Alpha Natural Resources said Thursday it expects to lay off 1,100 workers at 11 southern West Virginia surface coal mines by mid-October, citing dismal markets and federal regulation.
The announcement dealt another blow to Appalachia's iconic, but dwindling, fossil fuel industry. The company said 2015 industry forecasts show Central Appalachian coal production will be less than half of its 2009 output.
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It's due to a combination of familiar factors, Alpha said: competition from cheaper natural gas, weak domestic and international markets and low coal prices.
"Many mines in the region have done a great job finding ways to reduce costs and remain economically viable in this unprecedented business climate," said Alpha President Paul Vining, "but some Central Appalachia mines haven't been able to keep up with the fast pace at which coal demand has eroded and prices have fallen."
Alpha also laid some blame on the U.S. Environmental Protection Agency, which is pushing to limit carbon emissions from coal-fired power plants. The issue has sparked outrage in coal-producing states.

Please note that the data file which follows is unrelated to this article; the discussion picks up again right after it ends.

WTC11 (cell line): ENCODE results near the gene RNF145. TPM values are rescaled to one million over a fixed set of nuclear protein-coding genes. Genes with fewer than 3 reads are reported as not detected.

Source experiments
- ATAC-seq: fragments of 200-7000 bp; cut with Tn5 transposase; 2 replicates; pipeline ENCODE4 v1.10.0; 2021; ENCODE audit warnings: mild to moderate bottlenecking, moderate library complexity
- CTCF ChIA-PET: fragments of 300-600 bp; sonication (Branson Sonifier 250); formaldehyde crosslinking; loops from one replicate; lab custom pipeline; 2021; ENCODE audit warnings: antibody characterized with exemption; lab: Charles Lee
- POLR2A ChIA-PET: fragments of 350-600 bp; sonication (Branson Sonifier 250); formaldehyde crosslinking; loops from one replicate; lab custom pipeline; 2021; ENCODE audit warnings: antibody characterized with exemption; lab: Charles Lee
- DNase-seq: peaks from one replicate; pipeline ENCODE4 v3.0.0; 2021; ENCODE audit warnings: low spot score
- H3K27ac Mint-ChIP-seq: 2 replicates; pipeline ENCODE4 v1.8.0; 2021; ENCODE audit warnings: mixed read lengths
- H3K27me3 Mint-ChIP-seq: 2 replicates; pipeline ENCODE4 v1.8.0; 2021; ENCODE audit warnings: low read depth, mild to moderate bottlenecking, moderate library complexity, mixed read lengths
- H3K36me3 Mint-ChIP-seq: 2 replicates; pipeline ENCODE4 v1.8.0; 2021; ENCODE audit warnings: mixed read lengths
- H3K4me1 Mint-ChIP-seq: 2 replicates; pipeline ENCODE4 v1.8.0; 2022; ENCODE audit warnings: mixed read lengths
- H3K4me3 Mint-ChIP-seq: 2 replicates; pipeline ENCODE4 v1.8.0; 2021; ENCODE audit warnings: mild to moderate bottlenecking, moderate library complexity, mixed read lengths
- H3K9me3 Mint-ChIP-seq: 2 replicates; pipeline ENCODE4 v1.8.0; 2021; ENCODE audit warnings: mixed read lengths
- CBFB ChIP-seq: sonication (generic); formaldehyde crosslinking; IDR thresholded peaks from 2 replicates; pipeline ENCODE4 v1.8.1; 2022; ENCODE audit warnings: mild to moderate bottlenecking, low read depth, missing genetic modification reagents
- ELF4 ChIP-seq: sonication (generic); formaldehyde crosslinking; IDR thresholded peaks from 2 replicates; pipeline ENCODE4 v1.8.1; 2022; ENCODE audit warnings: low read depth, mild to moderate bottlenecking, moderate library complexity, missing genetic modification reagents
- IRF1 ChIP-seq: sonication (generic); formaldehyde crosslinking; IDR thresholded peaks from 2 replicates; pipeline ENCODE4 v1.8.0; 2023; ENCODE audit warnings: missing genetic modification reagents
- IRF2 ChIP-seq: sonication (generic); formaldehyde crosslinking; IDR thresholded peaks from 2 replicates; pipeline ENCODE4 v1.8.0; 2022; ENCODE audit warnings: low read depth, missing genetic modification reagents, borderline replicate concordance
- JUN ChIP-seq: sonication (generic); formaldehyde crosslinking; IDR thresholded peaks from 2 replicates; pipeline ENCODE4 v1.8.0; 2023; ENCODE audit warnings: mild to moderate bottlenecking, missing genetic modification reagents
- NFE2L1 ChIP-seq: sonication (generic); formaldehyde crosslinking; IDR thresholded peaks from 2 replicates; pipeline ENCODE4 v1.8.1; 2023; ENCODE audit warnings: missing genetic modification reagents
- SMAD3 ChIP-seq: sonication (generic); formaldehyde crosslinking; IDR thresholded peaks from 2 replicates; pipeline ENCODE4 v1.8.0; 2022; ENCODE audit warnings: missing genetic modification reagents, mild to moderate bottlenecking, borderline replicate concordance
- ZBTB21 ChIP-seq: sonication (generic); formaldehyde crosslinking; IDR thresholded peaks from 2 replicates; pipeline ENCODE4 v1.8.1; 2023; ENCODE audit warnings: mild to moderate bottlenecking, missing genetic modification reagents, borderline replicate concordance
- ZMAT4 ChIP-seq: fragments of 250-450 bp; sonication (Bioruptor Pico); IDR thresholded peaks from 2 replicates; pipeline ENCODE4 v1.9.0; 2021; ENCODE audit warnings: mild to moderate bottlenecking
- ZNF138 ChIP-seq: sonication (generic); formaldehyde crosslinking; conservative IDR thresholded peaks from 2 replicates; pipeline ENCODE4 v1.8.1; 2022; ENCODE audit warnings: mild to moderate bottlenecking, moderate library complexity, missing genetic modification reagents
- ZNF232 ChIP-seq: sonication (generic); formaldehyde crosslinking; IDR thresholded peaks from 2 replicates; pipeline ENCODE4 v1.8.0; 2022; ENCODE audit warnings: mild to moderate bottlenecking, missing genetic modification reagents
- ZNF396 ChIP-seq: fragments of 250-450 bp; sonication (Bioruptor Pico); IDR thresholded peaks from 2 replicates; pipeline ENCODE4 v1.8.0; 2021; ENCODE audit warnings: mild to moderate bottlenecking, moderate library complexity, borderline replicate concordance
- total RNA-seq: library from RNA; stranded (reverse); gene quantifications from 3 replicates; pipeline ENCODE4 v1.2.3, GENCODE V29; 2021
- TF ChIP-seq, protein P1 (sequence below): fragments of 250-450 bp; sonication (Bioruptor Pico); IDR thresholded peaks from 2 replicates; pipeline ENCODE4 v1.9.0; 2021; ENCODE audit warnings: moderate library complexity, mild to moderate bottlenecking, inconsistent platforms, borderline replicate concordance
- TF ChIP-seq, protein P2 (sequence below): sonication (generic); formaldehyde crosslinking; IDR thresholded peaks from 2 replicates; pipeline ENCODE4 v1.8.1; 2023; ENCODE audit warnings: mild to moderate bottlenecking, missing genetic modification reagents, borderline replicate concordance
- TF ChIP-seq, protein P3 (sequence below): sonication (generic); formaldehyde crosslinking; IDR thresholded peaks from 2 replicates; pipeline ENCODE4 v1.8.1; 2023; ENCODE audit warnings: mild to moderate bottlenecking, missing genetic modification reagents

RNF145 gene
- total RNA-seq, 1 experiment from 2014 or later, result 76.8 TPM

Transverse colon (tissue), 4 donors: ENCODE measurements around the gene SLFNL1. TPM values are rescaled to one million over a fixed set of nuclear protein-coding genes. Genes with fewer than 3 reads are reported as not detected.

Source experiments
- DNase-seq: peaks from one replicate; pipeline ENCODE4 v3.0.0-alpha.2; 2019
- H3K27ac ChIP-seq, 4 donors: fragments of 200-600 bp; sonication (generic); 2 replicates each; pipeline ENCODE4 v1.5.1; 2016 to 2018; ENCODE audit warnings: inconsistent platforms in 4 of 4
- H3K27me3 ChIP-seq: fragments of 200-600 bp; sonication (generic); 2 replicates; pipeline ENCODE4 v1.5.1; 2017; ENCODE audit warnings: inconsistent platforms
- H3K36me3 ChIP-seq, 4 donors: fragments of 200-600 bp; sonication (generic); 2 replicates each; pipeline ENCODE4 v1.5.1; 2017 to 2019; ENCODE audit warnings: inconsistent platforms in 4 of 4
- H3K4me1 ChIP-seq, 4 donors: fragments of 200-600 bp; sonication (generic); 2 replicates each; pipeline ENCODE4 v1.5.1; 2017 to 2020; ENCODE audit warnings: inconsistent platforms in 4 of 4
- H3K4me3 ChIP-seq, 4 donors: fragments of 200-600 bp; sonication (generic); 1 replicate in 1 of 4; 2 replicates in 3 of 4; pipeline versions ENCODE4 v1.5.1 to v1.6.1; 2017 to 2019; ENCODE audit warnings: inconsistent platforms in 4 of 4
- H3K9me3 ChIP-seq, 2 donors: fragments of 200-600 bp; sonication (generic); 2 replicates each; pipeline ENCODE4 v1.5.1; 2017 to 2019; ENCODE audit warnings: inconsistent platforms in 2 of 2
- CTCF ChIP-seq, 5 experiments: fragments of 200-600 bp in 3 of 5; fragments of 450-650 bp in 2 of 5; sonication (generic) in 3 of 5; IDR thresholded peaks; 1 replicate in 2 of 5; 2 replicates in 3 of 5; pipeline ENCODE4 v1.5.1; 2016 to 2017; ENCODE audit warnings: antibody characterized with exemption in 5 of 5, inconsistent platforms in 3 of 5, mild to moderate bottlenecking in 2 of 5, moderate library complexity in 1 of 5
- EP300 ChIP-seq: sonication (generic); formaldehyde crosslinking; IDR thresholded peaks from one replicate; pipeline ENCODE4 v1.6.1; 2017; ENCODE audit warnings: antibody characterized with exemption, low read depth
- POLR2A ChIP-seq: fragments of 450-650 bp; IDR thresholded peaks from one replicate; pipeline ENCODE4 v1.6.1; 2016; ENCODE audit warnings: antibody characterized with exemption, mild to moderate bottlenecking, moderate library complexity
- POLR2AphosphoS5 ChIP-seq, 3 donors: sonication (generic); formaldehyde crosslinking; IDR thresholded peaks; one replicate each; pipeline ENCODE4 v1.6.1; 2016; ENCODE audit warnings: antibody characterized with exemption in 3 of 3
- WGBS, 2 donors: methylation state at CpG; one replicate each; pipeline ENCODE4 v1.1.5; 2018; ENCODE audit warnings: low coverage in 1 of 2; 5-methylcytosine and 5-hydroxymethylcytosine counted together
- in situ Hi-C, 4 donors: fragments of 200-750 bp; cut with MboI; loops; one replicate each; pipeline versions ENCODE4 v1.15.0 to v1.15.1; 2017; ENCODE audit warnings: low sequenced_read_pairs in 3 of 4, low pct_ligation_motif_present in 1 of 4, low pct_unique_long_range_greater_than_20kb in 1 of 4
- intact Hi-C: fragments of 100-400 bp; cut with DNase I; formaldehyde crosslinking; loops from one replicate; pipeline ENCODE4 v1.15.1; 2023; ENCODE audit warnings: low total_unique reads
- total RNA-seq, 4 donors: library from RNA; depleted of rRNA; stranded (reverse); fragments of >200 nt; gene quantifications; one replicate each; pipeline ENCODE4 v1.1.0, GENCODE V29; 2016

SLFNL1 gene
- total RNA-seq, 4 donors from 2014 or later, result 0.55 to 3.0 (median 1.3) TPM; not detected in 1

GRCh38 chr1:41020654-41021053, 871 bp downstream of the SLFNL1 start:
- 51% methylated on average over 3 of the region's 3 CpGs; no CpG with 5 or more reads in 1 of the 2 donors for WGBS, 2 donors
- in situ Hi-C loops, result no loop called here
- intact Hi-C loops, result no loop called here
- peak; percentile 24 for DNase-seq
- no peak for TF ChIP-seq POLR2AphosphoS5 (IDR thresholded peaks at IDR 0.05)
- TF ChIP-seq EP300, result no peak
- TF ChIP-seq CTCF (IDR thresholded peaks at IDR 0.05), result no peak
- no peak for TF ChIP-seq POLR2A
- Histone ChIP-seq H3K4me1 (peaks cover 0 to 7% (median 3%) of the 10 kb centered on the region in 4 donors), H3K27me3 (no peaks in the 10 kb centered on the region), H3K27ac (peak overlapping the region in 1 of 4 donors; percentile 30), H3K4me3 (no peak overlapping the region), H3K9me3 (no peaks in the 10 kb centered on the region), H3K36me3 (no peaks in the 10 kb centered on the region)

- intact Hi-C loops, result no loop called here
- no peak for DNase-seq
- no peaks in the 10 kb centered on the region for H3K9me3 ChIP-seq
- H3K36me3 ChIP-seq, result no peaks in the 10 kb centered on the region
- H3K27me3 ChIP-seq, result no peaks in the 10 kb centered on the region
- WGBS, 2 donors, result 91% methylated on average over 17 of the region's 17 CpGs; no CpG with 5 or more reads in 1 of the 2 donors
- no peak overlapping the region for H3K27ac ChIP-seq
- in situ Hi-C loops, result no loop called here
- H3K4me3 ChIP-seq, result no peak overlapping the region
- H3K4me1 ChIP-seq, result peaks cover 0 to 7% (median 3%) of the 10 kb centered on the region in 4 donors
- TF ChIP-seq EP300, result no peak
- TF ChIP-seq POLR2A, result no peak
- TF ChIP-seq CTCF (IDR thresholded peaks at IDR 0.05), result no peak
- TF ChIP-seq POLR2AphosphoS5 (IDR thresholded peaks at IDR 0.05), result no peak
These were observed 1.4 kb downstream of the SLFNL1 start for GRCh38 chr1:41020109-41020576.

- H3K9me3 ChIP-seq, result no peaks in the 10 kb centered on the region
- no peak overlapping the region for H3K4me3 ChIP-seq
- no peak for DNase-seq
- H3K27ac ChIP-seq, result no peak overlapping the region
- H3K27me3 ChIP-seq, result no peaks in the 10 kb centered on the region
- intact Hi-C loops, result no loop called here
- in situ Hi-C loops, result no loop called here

In the past three years, the Bristol, Virginia-based company says it has laid off 4,000 employees and idled 60 mines and 35 million tons of production. Alpha is one of the country's biggest coal suppliers, with mines in Virginia, Kentucky, Pennsylvania and Wyoming.
The Bristol, Virginia-based company notified employees Thursday afternoon that it expects to idle mines and related facilities. None of the layoffs would be immediate. Production could continue under the right circumstance, but next year's projections aren't looking good.
"There may be cases where if market pricing improves, and we find alternate customers for the coal either at home or abroad, production could continue," said Alpha spokesman Steve Hawkins.
The mines are in Logan, Mingo, Boone, Raleigh, Kanawha and Fayette counties.
The affected mines produced 4.2 million tons of coal through the first half of this year. About 75 percent of their coal is used for power generation, and 25 percent is metallurgical coal for steel production, Hawkins said.
The federal Worker Adjustment and Retraining Notification, or WARN, Act requires companies to notify employees if large layoffs are possible.